By Mike Dunne, Bee Restaurant Critic
Laboratories generally are stripped-down spaces where experiments are carried out with precision and patience, and with as little distraction as possible.
At Taro’s, however, guests quickly forget that they’re guinea pigs in a lab where the culinary world’s equivalent of the mad scientist is verifying his latest theories on eating.
That would be Kotaro “Taro” Arai, executive chef of the Mikuni group of restaurants.
Arai didn’t invent sushi, but more than any other Sacramento chef he’s introduced its wildest forms to the city, and the city has responded by making Mikuni a phenomenally popular family of Japanese restaurants.
Taro’s by Mikuni, which opened in December in space formerly occupied by Max’s Opera Cafe in Market Square at Arden Fair, is his lab for developing new forms of Japanese cooking to assure the continued prosperity of the group. If it works at Taro’s, goes the thinking, it will show up at the other Mikunis, of which there are four, with more on the way.
Taro’s is the most meticulously and intriguingly designed of them all. The Arai family apparently gave Sacramento architect Kevin Donnelly a free hand, and he responded with a sage and artful tribute to Japanese culture, particularly its tie to the sea. The configuration, materials and shape of the exterior suggest the history of Japanese ship-building. A huge, white curtain draped atop the barrel entrance looks like the hand-tossed net of a Japanese fisherman. Inside, metal shimmer screens evoke both flowing water and the rising streams of bubbles in the restaurant’s aquariums, stocked with all sorts of bright and exotic tropical fish. Thin branches of manzanita and birch suggest coral, while the comic-book art of lobbyist and artist Terry Flanigan sums up the charisma and tension of Taro Arai in a series of “Zen City” posters in the foyer.
The Arais are profoundly religious – the Rev. Koki Arai is the founding father of the restaurants, and “mikuni” in Japanese means “kingdom of God” – so Donnelly lit up the back dining room with a series of drop-down cross lights that also look somewhat like jacks.
If there’s a flaw to the design, it’s the lack of noise-absorbing materials. The place is in a constant din, starting with the shouts of sushi chefs to greet each patron and continuing through a long, detailed explanation of the menu whenever a server attends someone who is at Taro’s for the first time. Against this, the restaurant’s sound system, tuned to throbbing techno music during our visits, is progressively cranked up as the night progresses. It’s a loud and youthful setting, but at least one middle-aged couple found a satisfactory solution; he read a book, she a magazine, apparently putting their dinner conversation on hold until the drive home.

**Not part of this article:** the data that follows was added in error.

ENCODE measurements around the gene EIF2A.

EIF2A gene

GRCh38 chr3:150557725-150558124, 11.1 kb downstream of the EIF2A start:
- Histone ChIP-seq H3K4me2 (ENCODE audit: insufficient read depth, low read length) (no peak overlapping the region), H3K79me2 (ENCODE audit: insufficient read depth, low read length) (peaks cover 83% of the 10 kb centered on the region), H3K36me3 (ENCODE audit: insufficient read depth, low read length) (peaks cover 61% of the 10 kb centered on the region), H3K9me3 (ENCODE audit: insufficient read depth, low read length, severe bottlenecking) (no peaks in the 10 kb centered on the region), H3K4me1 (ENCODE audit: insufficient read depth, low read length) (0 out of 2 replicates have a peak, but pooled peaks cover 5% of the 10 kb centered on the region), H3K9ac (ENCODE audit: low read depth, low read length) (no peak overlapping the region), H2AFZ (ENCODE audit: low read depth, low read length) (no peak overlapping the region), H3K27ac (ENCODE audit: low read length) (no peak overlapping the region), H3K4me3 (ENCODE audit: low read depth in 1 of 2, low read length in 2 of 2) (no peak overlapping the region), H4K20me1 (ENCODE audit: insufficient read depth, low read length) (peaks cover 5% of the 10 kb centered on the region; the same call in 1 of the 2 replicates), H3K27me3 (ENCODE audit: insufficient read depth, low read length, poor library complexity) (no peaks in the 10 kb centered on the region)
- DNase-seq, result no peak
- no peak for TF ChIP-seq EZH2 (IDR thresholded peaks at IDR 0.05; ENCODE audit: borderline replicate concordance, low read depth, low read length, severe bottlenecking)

Taro Arai approaches the Japanese culinary arts playfully. He’s respectful of tradition, but eager to transform it into something modern. The result is dishes recognizably Japanese but with Western heft – wholesome, buoyant and pretty on one hand, and complicated, spicy and rich on the other.
Not that guests won’t find some dishes that don’t veer far from the norm. “Hamachi toro” falls under the “freaky style” nigiri sushi of the menu, but the yellowtail is cut, draped and dressed pretty much like any other nigiri sushi (two pieces for $6). The pale flesh, sculpted like the soaring, curving fender of a 1950s American car, with a thin, silvery sash of membrane, was fresh and mildly rich. A dab of grated wasabi and green onion on top of each piece added fitting flavor without the biting heat usually delivered by wasabi paste.
The lightness of yellowtail was exploited deftly in two other slightly more involved dishes.
“Don Don” is a donburi dish in which thick cuts of raw yellowtail were arranged atop a bowl of sweet and vinegary sushi rice, then seasoned delicately with thin slices of green onion and wasabi sprouts, adding up to a meal that is filling but not heavy ($15).
My favorite yellowtail composition, however, involved very thin, moist slices of the fish glistening with olive oil and ponzu sauce, each piece alternating with a strip of grilled red pepper whose faint smokiness balanced deftly the delicate sweetness of the fish ($12).
Overall, however, my favorite dish was a blooming flower of Canadian albacore, the tip of each petal of tuna topped with a thin slice of jalapeno chile pepper, which in turn was topped with a cut of fried garlic ($12). In the mouth, the play of silken fish, snappy jalapeno, and pungent, sticky and sweet garlic added up to an harmonious and lingering treat.